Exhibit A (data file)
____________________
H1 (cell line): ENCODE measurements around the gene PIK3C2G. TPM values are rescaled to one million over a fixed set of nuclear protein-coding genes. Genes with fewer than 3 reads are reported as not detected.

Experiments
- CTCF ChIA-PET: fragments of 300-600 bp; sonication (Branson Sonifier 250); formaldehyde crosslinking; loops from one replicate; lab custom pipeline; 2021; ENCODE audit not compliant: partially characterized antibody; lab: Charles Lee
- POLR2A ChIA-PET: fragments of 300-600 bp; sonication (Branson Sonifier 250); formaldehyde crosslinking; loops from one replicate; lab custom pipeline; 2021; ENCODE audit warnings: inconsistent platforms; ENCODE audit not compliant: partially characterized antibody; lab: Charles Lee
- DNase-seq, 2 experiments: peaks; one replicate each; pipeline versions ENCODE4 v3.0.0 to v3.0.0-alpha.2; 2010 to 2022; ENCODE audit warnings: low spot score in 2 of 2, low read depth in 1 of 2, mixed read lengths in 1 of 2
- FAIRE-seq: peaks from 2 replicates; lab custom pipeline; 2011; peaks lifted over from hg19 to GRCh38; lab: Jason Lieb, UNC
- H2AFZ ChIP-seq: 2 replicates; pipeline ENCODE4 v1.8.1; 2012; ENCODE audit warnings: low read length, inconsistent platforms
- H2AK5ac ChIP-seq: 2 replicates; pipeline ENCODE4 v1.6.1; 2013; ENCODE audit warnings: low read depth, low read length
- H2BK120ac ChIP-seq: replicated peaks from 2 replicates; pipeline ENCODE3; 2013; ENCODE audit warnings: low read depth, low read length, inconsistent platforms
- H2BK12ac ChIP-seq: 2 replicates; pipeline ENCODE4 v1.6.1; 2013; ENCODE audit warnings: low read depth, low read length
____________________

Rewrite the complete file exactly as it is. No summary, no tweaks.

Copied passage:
H1 (cell line): ENCODE measurements around the gene PIK3C2G. TPM values are rescaled to one million over a fixed set of nuclear protein-coding genes. Genes with fewer than 3 reads are reported as not detected.

Experiments
- CTCF ChIA-PET: fragments of 300-600 bp; sonication (Branson Sonifier 250); formaldehyde crosslinking; loops from one replicate; lab custom pipeline; 2021; ENCODE audit not compliant: partially characterized antibody; lab: Charles Lee
- POLR2A ChIA-PET: fragments of 300-600 bp; sonication (Branson Sonifier 250); formaldehyde crosslinking; loops from one replicate; lab custom pipeline; 2021; ENCODE audit warnings: inconsistent platforms; ENCODE audit not compliant: partially characterized antibody; lab: Charles Lee
- DNase-seq, 2 experiments: peaks; one replicate each; pipeline versions ENCODE4 v3.0.0 to v3.0.0-alpha.2; 2010 to 2022; ENCODE audit warnings: low spot score in 2 of 2, low read depth in 1 of 2, mixed read lengths in 1 of 2
- FAIRE-seq: peaks from 2 replicates; lab custom pipeline; 2011; peaks lifted over from hg19 to GRCh38; lab: Jason Lieb, UNC
- H2AFZ ChIP-seq: 2 replicates; pipeline ENCODE4 v1.8.1; 2012; ENCODE audit warnings: low read length, inconsistent platforms
- H2AK5ac ChIP-seq: 2 replicates; pipeline ENCODE4 v1.6.1; 2013; ENCODE audit warnings: low read depth, low read length
- H2BK120ac ChIP-seq: replicated peaks from 2 replicates; pipeline ENCODE3; 2013; ENCODE audit warnings: low read depth, low read length, inconsistent platforms
- H2BK12ac ChIP-seq: 2 replicates; pipeline ENCODE4 v1.6.1; 2013; ENCODE audit warnings: low read depth, low read length